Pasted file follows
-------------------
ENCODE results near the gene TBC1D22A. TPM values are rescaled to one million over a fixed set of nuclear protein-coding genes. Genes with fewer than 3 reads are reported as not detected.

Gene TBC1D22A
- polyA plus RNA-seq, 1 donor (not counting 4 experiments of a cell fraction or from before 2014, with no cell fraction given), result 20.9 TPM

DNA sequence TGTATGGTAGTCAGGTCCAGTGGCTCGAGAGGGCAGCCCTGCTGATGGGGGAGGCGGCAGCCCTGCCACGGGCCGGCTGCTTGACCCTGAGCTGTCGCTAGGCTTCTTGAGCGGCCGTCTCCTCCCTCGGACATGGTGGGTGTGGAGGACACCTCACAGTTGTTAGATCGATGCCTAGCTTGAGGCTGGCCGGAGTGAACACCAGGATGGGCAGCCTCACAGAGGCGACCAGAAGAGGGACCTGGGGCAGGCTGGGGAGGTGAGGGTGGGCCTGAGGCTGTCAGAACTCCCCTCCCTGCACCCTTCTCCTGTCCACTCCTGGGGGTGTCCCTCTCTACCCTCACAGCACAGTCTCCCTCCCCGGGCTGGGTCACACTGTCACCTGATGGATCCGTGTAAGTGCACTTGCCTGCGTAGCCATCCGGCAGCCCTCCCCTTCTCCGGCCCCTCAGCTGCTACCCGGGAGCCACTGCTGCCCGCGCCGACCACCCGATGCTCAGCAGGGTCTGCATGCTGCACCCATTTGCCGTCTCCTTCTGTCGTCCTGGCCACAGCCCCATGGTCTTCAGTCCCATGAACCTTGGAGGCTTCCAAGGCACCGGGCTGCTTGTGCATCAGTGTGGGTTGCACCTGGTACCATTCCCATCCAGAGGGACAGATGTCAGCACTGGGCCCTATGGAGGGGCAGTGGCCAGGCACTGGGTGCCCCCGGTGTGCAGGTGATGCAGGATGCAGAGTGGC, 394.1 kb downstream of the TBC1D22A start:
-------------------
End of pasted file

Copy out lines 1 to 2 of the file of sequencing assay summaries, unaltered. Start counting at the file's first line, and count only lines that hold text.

ENCODE results near the gene TBC1D22A. TPM values are rescaled to one million over a fixed set of nuclear protein-coding genes. Genes with fewer than 3 reads are reported as not detected.

Gene TBC1D22A